As you might expect from a Disney production, it's a slick little short, although animated in a style more akin to the company's Oscar-winning "Paperman" (which director Patrick Osborne also worked on) than the more rigidly three-dimensional film it played with. It's also the sort of thing that makes one wonder about how editing is done in this sort of production, as Osborne and editor Jeff Draheim love cutting from scene to scene in a way that is so precise that it must be mapped out before as much as pieced together later. It's funny and adorable and it moves, even if the action is often kind of rooted, which is a nifty accomplishment.
Of the five nominees, Daisy Jacobs's "The Bigger Picture" is probably the most ambitious, design-wise: She and her animators appear to draw her characters right on the walls of her setting, although arms will stretch out to interact with objects in the foreground. It's a nifty bit of optical illusion - that interaction looks a bit off, and in giving it that sort of three-dimensionality, Jacobs tends to shatter the trick of the eye that results in the two-dimensional drawings scanning as 3D when the viewer looks at them.
It would be nice, perhaps, if the story wasn't roughly as flat as the drawings. It's a fairly simple story about one son being successful out in the world while the other is dutiful toward his ailing mother, although she doesn't seem to recognize him as such. It plays out in just about the way one would expect, only the mother seems batty enough that actions and motivations get rather muddled midway through. It's nifty to look at, though, as much as any of the nominees.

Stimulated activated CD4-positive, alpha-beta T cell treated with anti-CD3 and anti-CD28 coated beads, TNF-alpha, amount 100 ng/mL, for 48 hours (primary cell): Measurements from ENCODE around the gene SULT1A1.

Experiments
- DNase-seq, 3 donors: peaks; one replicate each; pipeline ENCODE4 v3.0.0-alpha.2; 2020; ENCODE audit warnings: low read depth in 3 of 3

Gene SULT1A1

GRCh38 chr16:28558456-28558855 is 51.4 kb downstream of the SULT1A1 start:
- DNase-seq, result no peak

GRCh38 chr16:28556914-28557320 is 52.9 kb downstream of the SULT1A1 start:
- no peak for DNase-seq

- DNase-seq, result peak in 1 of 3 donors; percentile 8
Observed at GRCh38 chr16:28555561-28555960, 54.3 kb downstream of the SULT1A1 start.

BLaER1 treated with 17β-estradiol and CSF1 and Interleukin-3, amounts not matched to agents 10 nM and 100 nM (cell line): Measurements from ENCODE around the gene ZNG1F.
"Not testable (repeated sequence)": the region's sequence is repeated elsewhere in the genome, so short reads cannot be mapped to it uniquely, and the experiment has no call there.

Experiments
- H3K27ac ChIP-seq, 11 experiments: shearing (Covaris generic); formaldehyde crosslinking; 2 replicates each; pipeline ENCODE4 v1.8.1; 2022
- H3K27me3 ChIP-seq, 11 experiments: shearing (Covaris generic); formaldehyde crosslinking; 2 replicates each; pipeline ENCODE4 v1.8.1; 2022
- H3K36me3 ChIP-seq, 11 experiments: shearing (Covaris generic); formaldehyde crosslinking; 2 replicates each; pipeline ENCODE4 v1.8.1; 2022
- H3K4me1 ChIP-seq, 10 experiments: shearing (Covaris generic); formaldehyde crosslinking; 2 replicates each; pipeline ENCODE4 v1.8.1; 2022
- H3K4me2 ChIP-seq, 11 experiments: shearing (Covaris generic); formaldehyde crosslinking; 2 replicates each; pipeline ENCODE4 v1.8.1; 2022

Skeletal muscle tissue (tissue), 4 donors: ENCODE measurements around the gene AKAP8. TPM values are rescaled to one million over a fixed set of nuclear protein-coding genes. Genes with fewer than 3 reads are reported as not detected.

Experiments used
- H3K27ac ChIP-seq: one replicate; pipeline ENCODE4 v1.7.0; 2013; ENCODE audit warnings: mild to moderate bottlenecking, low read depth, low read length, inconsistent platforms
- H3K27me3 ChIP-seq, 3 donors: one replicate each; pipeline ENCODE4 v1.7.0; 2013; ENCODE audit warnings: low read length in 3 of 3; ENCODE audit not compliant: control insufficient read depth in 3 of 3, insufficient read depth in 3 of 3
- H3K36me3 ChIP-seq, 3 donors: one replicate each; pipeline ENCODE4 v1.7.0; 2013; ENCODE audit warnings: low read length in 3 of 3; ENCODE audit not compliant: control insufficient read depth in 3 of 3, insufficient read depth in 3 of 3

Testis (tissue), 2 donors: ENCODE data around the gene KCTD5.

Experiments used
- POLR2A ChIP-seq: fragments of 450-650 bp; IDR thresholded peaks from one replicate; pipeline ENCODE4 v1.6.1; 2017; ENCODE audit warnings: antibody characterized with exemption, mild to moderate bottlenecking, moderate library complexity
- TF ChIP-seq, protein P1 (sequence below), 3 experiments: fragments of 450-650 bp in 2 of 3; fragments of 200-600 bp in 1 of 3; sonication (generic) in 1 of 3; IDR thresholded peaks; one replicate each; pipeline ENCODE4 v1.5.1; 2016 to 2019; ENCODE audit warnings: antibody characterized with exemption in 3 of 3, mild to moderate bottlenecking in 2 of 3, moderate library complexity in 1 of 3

"A Single Life" is, more than many animated shorts, one joke, but it's a good one - a woman living by herself receives a strange vinyl record with apparent time-travel properties. In the movie's three minutes, the filmmakers hit most of the variations one is likely to imagine, but just because the gags are the ones that follow most obviously from the premise doesn't mean they don't work.
Because they do; the character model is simple but cheerful, establishing her personality and situation quickly. It's also malleable, which is of great importance with the gags being so visual. The song on the record by Happy Camper is pretty nice as well, and it's not hard to appreciate just how well the filmmakers get in, make their jokes and points, and get out without being overly sentimental.